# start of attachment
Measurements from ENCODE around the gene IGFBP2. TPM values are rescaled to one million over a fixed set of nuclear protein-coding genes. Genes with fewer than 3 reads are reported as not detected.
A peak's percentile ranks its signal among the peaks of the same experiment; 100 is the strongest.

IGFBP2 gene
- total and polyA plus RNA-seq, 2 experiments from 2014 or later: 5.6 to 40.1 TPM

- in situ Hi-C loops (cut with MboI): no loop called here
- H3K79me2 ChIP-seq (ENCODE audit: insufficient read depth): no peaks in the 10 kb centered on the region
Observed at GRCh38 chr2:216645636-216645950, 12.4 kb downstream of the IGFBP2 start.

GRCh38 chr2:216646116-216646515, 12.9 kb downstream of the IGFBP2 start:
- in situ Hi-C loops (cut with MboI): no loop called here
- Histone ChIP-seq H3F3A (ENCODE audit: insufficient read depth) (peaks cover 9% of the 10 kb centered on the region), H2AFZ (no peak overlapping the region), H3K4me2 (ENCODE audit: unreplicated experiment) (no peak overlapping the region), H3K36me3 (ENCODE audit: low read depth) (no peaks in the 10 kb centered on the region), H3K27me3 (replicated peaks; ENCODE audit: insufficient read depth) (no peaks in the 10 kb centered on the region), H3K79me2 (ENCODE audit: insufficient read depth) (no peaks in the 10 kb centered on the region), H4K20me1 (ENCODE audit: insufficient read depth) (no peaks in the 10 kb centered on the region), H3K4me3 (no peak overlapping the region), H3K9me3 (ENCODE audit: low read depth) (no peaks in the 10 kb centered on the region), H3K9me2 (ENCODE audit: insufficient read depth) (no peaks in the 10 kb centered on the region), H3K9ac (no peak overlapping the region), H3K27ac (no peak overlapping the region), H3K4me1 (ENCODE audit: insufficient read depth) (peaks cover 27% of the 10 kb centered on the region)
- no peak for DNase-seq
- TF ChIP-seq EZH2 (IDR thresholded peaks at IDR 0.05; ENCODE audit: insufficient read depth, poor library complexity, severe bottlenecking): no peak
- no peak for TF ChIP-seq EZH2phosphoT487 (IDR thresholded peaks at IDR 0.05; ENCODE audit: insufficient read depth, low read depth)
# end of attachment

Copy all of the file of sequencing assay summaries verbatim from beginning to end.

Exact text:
Measurements from ENCODE around the gene IGFBP2. TPM values are rescaled to one million over a fixed set of nuclear protein-coding genes. Genes with fewer than 3 reads are reported as not detected.
A peak's percentile ranks its signal among the peaks of the same experiment; 100 is the strongest.

IGFBP2 gene
- total and polyA plus RNA-seq, 2 experiments from 2014 or later: 5.6 to 40.1 TPM

- in situ Hi-C loops (cut with MboI): no loop called here
- H3K79me2 ChIP-seq (ENCODE audit: insufficient read depth): no peaks in the 10 kb centered on the region
Observed at GRCh38 chr2:216645636-216645950, 12.4 kb downstream of the IGFBP2 start.

GRCh38 chr2:216646116-216646515, 12.9 kb downstream of the IGFBP2 start:
- in situ Hi-C loops (cut with MboI): no loop called here
- Histone ChIP-seq H3F3A (ENCODE audit: insufficient read depth) (peaks cover 9% of the 10 kb centered on the region), H2AFZ (no peak overlapping the region), H3K4me2 (ENCODE audit: unreplicated experiment) (no peak overlapping the region), H3K36me3 (ENCODE audit: low read depth) (no peaks in the 10 kb centered on the region), H3K27me3 (replicated peaks; ENCODE audit: insufficient read depth) (no peaks in the 10 kb centered on the region), H3K79me2 (ENCODE audit: insufficient read depth) (no peaks in the 10 kb centered on the region), H4K20me1 (ENCODE audit: insufficient read depth) (no peaks in the 10 kb centered on the region), H3K4me3 (no peak overlapping the region), H3K9me3 (ENCODE audit: low read depth) (no peaks in the 10 kb centered on the region), H3K9me2 (ENCODE audit: insufficient read depth) (no peaks in the 10 kb centered on the region), H3K9ac (no peak overlapping the region), H3K27ac (no peak overlapping the region), H3K4me1 (ENCODE audit: insufficient read depth) (peaks cover 27% of the 10 kb centered on the region)
- no peak for DNase-seq
- TF ChIP-seq EZH2 (IDR thresholded peaks at IDR 0.05; ENCODE audit: insufficient read depth, poor library complexity, severe bottlenecking): no peak
- no peak for TF ChIP-seq EZH2phosphoT487 (IDR thresholded peaks at IDR 0.05; ENCODE audit: insufficient read depth, low read depth)